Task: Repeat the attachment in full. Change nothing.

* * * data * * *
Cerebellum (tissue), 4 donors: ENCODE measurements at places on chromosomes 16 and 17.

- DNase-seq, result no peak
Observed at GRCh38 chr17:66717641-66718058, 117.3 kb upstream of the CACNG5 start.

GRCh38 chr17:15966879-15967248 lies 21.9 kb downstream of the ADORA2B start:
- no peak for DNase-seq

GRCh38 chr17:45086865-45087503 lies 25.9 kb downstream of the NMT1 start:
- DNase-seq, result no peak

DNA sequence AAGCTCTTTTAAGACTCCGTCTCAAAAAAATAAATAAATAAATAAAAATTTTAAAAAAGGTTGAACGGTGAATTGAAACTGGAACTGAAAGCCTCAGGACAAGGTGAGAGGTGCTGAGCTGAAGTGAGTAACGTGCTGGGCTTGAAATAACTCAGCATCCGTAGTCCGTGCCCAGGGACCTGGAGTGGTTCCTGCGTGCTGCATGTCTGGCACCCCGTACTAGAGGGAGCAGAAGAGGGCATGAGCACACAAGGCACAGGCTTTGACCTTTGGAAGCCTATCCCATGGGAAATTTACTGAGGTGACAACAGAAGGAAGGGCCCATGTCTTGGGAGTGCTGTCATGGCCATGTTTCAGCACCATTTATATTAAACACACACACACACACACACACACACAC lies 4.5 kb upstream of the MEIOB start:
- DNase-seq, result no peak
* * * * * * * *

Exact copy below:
Cerebellum (tissue), 4 donors: ENCODE measurements at places on chromosomes 16 and 17.

- DNase-seq, result no peak
Observed at GRCh38 chr17:66717641-66718058, 117.3 kb upstream of the CACNG5 start.

GRCh38 chr17:15966879-15967248 lies 21.9 kb downstream of the ADORA2B start:
- no peak for DNase-seq

GRCh38 chr17:45086865-45087503 lies 25.9 kb downstream of the NMT1 start:
- DNase-seq, result no peak

DNA sequence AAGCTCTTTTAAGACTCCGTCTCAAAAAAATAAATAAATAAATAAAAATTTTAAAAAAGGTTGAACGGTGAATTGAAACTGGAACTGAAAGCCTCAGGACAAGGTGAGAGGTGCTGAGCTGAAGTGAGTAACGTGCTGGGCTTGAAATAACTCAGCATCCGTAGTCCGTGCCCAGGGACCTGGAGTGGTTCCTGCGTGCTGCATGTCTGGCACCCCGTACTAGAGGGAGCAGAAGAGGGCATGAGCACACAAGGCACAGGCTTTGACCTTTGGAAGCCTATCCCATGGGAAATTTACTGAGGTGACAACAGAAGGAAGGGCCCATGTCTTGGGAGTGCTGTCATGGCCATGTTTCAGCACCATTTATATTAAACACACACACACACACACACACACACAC lies 4.5 kb upstream of the MEIOB start:
- DNase-seq, result no peak